Thomas Junior Burns was born in Arena, Wisconsin in 1923, and grew up in a small town near Madison. He played football in high school and graduated at the top of his class. Following high school, he enrolled as a part-time student at the University of Wisconsin, working full-time for Gisholt Machine Company to financially assist his sister in attending college.
In March, 1943, he entered military service and served as a staff sergeant with the U.S. Army in Europe during World War II. He returned to the University of Wisconsin in December, 1945, where he completed a degree in accounting and American history. Following graduation in 1948 and a brief stint with the Wisconsin Department of Taxation, he became controller for Lawrence University in Appleton, Wisconsin, leading to a CPA in 1952.
In addition to the controllership responsibilities, the post included an opportunity to teach the beginning accounting course. Working in this small liberal arts school kindled his interest in a teaching career and, in 1955, he entered the University of Michigan to pursue graduate studies. He received an MBA in 1957. Following a year on the accounting faculty at Southern Illinois University, he entered the University of Minnesota, where he subsequently earned a Ph.D. in accounting under the direction of Carl L. Nelson.
In 1963, he accepted a position at The Ohio State University as Associate Professor of Accounting. Except for brief visiting appointments at Stanford University, Harvard University, the University of Chicago, and the University of California at Berkeley, he spent the remainder of his academic career at Ohio State, where he was promoted to Professor of Accounting in 1967 and served as Department Chair from 1977 to 1981.
He was totally dedicated to Ohio State's accounting students and programs. He founded the honors accounting program in the late 1960's and served as its director until his retirement in 1994. Working with the honors program and the Omicron Chapter of Beta Alpha Psi, he molded an extraordinary educational experience for hundreds of accounting students. That experience included the Beta Alpha Psi National Student Seminar, which he founded and which was later named in his honor. He also served as director of Ohio State's accounting Ph.D. program for over 20 years and mentored dozens of new entrants to accounting academe who remember him as an insightful and tough-minded adviser. In the early 1970's, he revitalized the Accounting Hall of Fame and served as its chair until his death in 1996.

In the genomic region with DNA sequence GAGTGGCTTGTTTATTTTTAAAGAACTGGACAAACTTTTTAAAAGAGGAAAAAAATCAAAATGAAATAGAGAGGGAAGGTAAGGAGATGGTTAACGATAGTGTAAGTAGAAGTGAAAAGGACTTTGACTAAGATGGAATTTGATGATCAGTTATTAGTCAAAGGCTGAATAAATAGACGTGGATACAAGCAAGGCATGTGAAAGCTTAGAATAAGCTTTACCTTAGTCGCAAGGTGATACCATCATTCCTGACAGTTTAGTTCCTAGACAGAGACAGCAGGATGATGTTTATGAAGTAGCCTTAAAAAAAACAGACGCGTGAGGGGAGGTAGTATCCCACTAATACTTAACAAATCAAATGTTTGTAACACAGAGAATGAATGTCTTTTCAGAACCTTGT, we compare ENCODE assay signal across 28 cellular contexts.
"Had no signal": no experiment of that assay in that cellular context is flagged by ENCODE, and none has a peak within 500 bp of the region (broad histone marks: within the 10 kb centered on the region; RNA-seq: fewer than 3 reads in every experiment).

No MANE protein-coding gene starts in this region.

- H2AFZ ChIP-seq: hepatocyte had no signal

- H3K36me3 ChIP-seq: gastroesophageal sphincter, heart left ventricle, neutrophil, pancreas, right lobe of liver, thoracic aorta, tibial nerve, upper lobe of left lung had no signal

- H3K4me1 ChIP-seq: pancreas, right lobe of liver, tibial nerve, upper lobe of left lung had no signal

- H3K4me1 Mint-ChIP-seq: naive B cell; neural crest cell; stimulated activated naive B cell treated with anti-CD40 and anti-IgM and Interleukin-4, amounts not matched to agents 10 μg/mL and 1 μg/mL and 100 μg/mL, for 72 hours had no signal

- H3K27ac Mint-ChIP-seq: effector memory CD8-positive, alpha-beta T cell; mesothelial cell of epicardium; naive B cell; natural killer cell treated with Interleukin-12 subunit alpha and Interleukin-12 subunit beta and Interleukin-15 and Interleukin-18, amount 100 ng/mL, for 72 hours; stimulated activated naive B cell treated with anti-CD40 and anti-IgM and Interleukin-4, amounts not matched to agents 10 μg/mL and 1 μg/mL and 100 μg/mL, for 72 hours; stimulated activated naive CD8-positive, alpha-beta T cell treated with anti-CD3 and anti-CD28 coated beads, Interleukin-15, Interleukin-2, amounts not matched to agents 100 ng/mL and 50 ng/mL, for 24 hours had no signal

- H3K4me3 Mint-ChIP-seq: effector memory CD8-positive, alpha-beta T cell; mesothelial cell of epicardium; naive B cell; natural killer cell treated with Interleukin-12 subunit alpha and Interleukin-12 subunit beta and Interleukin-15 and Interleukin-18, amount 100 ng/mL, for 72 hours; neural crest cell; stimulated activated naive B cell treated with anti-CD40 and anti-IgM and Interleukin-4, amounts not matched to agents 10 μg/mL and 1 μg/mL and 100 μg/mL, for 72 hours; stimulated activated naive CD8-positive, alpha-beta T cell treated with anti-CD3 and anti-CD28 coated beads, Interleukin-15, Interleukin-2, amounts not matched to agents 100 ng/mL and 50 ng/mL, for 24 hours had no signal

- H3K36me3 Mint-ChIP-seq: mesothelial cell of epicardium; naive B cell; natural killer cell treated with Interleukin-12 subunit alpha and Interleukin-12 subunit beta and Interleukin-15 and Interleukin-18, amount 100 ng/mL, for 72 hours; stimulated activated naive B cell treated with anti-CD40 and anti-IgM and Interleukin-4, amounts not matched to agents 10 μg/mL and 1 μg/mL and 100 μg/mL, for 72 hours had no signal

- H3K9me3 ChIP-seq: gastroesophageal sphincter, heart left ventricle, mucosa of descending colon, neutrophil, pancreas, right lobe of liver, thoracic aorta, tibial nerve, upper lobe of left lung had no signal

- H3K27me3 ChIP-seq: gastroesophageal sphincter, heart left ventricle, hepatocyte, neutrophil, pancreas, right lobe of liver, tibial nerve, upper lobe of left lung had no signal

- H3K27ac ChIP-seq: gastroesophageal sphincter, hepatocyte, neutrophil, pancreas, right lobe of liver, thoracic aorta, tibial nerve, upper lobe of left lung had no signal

In addition to papers in academic and professional journals, his scholarly publishing included several books and many edited conference proceedings. Several of these proceedings were instrumental in raising the importance of behavioral and social phenomena in accounting research. He also was a strong proponent of innovation in accounting education, and for nearly 30 years, McGraw-Hill published his Accounting Trends, an annual collection of innovative course outlines.
He served as national President of Beta Alpha Psi, Director of Education for the American Accounting Association, and President of the Academy of Accounting Historians. He made lasting contributions to the programs of all these organizations and received honors and awards from virtually every organization in which he became involved. These many honors include the Outstanding Educator Awards from both the American Institute of CPAs (1989) and the American Accounting Association (1992). He also was the first recipient of the Ohio Outstanding Educator Award.
He retired from Ohio State as Deloitte & Touche Professor of Accounting in 1994. Despite the limitations imposed by severe arthritis, he continued to advise students and colleagues and to work on matters related to Beta Alpha Psi and the Accounting Hall of Fame until his death on January 10, 1996. He is the 60th member of the Accounting Hall of Fame, Thomas Junior Burns.